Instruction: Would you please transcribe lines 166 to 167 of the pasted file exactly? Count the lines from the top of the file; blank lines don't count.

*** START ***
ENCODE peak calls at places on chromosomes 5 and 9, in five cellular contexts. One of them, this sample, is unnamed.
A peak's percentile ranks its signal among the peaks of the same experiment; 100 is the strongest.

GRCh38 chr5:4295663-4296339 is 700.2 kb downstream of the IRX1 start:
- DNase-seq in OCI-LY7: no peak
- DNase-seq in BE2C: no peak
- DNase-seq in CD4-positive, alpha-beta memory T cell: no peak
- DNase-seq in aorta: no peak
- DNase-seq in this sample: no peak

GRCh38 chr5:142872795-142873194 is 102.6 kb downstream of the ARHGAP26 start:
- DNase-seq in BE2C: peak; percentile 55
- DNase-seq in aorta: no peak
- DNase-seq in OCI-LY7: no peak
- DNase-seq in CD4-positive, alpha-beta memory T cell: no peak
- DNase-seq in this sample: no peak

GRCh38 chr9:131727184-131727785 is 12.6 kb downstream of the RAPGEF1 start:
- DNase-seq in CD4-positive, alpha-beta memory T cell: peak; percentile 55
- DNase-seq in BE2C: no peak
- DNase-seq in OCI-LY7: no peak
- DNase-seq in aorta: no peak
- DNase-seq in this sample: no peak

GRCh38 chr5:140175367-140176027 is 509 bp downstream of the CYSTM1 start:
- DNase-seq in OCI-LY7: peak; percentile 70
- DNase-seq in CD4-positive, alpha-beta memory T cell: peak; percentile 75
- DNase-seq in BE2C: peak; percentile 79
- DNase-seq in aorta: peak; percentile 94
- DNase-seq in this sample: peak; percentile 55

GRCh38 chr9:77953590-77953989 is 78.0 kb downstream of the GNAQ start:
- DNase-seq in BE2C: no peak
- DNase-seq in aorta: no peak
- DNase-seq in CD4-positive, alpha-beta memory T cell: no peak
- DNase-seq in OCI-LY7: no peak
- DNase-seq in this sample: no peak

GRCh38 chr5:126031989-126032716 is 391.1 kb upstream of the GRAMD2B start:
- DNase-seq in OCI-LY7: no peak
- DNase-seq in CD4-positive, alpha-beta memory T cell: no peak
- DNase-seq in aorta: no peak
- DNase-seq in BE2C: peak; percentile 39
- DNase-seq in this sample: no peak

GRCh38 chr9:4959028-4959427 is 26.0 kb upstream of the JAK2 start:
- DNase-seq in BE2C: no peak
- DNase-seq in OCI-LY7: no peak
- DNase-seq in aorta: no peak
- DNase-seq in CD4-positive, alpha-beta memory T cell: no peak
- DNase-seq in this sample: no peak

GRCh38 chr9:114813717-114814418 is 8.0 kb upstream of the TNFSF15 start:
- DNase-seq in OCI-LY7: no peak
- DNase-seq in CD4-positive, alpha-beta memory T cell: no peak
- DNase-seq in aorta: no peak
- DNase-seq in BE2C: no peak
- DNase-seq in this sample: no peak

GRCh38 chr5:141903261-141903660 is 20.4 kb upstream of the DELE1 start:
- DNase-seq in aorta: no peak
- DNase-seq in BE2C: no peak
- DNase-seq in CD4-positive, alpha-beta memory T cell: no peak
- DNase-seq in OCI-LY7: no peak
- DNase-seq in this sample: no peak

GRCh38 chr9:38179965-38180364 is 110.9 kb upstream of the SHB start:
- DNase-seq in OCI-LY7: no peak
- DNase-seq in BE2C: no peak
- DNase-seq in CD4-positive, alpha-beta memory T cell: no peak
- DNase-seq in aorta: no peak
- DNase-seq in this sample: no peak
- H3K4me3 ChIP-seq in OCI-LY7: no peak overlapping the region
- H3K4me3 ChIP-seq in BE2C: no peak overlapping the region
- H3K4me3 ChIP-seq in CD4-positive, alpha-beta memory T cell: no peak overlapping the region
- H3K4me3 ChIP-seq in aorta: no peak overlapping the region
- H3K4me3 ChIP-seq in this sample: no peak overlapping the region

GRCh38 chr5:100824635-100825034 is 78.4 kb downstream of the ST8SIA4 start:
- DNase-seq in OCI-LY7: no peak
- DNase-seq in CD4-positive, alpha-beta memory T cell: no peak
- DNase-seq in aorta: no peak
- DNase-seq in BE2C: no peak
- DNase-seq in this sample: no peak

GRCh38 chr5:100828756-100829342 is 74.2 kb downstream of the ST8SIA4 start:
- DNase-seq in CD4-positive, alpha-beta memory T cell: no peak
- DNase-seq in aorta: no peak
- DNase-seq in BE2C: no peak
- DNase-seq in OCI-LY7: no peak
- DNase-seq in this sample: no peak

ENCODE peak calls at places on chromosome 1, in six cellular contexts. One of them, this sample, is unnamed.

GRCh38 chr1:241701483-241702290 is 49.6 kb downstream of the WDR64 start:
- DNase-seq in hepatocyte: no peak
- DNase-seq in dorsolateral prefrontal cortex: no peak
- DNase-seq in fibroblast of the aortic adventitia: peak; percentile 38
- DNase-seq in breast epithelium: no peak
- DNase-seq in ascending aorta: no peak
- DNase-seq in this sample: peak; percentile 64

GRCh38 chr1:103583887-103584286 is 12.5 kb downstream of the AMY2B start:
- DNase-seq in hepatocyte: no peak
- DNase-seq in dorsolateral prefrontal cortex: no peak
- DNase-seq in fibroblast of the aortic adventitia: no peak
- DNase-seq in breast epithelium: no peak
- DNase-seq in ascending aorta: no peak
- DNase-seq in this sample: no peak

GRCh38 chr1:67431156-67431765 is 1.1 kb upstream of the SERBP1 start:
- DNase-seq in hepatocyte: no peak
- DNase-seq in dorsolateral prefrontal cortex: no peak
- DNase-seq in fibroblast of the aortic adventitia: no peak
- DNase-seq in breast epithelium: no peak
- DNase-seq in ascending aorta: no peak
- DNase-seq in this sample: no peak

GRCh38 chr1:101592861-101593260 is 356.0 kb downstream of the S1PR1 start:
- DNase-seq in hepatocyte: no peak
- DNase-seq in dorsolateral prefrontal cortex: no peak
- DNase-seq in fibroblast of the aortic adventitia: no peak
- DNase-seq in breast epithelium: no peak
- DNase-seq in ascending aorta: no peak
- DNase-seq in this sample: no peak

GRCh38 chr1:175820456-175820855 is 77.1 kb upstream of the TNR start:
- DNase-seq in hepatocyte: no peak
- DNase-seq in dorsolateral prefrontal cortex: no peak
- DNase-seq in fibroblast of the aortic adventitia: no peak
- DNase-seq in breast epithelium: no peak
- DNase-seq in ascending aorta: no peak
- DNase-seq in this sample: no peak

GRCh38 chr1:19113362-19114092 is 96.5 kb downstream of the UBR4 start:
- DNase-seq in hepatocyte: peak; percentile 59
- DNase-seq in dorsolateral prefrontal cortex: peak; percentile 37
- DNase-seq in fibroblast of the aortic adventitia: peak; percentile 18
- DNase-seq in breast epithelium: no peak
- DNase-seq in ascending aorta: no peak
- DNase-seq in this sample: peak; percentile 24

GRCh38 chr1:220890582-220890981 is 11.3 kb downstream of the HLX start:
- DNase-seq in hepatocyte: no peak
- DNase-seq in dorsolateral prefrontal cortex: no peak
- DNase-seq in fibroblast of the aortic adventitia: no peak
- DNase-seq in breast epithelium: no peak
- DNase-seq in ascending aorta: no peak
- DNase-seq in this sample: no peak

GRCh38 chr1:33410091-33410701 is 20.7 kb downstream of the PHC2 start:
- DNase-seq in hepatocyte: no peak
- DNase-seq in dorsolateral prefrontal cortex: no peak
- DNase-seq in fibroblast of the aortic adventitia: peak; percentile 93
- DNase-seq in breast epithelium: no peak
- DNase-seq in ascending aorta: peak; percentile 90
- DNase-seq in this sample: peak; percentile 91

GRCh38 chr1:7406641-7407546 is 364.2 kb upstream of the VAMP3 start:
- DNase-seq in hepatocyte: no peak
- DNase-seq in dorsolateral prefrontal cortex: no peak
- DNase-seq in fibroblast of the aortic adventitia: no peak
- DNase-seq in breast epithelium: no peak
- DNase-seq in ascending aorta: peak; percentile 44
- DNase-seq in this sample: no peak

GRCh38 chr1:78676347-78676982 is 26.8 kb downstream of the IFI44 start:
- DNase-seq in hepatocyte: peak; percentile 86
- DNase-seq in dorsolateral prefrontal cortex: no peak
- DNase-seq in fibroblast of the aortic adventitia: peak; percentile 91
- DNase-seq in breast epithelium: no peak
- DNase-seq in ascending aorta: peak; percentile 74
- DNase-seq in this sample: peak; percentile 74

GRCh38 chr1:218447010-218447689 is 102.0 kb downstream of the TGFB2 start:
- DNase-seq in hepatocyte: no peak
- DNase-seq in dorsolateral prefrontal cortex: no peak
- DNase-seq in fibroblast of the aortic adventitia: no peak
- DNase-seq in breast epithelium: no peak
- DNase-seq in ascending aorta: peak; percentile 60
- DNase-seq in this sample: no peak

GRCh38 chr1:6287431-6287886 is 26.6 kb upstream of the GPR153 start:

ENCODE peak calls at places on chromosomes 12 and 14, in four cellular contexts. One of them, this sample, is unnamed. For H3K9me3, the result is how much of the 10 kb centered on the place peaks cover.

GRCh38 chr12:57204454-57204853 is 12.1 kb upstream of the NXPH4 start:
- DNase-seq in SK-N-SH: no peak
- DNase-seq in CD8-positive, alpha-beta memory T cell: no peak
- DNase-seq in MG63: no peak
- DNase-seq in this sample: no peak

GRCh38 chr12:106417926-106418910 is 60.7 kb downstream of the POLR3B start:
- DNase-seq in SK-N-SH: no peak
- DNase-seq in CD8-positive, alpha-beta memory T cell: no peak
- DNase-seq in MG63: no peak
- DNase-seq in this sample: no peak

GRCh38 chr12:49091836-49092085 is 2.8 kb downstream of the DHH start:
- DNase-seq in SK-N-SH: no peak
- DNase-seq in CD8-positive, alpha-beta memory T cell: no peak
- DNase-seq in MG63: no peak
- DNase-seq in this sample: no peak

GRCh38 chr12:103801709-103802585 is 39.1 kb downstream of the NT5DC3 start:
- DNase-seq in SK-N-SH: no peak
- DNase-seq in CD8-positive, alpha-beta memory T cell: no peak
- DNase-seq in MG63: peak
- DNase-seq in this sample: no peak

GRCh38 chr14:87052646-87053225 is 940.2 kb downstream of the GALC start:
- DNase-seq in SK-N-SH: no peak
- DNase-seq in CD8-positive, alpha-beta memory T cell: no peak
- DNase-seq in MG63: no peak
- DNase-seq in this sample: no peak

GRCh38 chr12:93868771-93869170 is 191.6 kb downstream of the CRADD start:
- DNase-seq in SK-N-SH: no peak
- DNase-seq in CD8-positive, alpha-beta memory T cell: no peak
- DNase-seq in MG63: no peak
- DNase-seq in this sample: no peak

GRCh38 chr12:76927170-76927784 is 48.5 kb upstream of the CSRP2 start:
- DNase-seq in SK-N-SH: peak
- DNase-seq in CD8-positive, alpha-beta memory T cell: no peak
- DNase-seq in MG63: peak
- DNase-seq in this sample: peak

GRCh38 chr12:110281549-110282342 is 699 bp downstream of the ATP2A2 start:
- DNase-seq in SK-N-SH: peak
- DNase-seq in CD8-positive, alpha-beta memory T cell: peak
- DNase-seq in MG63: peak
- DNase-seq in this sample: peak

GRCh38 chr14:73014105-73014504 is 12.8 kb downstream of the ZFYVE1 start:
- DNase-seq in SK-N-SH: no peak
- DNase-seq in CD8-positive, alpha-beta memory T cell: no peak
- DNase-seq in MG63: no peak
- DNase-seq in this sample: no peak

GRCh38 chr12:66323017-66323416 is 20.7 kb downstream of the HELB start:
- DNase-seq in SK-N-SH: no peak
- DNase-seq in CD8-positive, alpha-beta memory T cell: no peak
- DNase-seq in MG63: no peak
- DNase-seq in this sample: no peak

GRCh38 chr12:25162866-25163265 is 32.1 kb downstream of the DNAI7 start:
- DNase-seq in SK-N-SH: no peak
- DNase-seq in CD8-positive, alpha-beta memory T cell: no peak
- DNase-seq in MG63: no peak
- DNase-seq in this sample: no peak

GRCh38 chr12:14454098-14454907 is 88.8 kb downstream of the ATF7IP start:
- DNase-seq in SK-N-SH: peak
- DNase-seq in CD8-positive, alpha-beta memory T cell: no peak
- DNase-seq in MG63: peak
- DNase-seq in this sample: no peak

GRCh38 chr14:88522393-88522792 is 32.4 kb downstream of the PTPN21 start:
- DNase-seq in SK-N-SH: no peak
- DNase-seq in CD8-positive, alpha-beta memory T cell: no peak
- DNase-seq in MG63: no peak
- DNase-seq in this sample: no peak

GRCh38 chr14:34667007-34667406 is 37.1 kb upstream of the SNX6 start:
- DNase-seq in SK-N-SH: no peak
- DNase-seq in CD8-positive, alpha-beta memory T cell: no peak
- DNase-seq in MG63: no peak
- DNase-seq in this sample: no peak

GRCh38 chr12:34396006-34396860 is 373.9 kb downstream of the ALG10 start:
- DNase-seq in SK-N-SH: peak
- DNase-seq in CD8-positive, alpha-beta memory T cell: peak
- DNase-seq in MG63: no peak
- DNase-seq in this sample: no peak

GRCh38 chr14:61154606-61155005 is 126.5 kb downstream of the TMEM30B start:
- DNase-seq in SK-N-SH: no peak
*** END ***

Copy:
- DNase-seq in SK-N-SH: no peak
- DNase-seq in CD8-positive, alpha-beta memory T cell: no peak